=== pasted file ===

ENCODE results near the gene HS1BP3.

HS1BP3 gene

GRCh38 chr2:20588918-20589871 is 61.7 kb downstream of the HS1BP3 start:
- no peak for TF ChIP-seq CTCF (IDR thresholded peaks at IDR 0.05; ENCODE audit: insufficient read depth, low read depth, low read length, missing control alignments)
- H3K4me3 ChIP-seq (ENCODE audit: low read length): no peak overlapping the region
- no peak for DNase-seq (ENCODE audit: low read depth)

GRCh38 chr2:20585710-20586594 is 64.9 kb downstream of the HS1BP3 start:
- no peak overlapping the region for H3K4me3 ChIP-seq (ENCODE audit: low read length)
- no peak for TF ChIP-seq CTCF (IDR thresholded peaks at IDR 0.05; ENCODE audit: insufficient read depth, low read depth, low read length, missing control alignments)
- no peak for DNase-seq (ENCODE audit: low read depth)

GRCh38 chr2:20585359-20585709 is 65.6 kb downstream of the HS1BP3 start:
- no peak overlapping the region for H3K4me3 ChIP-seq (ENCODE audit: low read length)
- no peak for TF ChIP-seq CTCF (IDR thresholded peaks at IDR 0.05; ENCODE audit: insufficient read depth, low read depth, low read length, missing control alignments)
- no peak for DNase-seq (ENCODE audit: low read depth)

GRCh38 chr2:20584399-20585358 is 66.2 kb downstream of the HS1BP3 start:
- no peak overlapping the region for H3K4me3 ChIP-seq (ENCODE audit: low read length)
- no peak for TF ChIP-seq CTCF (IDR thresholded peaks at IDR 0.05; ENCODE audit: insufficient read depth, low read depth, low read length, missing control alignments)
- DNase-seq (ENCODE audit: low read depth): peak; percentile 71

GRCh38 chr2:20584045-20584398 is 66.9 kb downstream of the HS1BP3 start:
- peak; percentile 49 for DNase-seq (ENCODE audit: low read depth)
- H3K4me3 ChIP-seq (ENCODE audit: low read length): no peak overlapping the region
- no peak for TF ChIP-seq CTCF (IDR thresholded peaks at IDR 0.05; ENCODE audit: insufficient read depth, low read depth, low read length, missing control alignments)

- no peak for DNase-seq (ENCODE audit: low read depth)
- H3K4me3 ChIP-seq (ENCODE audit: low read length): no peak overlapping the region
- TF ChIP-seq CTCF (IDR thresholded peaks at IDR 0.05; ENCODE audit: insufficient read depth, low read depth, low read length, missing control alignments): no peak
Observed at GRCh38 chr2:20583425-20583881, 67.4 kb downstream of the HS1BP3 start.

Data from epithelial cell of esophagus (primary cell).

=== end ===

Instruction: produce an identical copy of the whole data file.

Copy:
ENCODE results near the gene HS1BP3.

HS1BP3 gene

GRCh38 chr2:20588918-20589871 is 61.7 kb downstream of the HS1BP3 start:
- no peak for TF ChIP-seq CTCF (IDR thresholded peaks at IDR 0.05; ENCODE audit: insufficient read depth, low read depth, low read length, missing control alignments)
- H3K4me3 ChIP-seq (ENCODE audit: low read length): no peak overlapping the region
- no peak for DNase-seq (ENCODE audit: low read depth)

GRCh38 chr2:20585710-20586594 is 64.9 kb downstream of the HS1BP3 start:
- no peak overlapping the region for H3K4me3 ChIP-seq (ENCODE audit: low read length)
- no peak for TF ChIP-seq CTCF (IDR thresholded peaks at IDR 0.05; ENCODE audit: insufficient read depth, low read depth, low read length, missing control alignments)
- no peak for DNase-seq (ENCODE audit: low read depth)

GRCh38 chr2:20585359-20585709 is 65.6 kb downstream of the HS1BP3 start:
- no peak overlapping the region for H3K4me3 ChIP-seq (ENCODE audit: low read length)
- no peak for TF ChIP-seq CTCF (IDR thresholded peaks at IDR 0.05; ENCODE audit: insufficient read depth, low read depth, low read length, missing control alignments)
- no peak for DNase-seq (ENCODE audit: low read depth)

GRCh38 chr2:20584399-20585358 is 66.2 kb downstream of the HS1BP3 start:
- no peak overlapping the region for H3K4me3 ChIP-seq (ENCODE audit: low read length)
- no peak for TF ChIP-seq CTCF (IDR thresholded peaks at IDR 0.05; ENCODE audit: insufficient read depth, low read depth, low read length, missing control alignments)
- DNase-seq (ENCODE audit: low read depth): peak; percentile 71

GRCh38 chr2:20584045-20584398 is 66.9 kb downstream of the HS1BP3 start:
- peak; percentile 49 for DNase-seq (ENCODE audit: low read depth)
- H3K4me3 ChIP-seq (ENCODE audit: low read length): no peak overlapping the region
- no peak for TF ChIP-seq CTCF (IDR thresholded peaks at IDR 0.05; ENCODE audit: insufficient read depth, low read depth, low read length, missing control alignments)

- no peak for DNase-seq (ENCODE audit: low read depth)
- H3K4me3 ChIP-seq (ENCODE audit: low read length): no peak overlapping the region
- TF ChIP-seq CTCF (IDR thresholded peaks at IDR 0.05; ENCODE audit: insufficient read depth, low read depth, low read length, missing control alignments): no peak
Observed at GRCh38 chr2:20583425-20583881, 67.4 kb downstream of the HS1BP3 start.

Data from epithelial cell of esophagus (primary cell).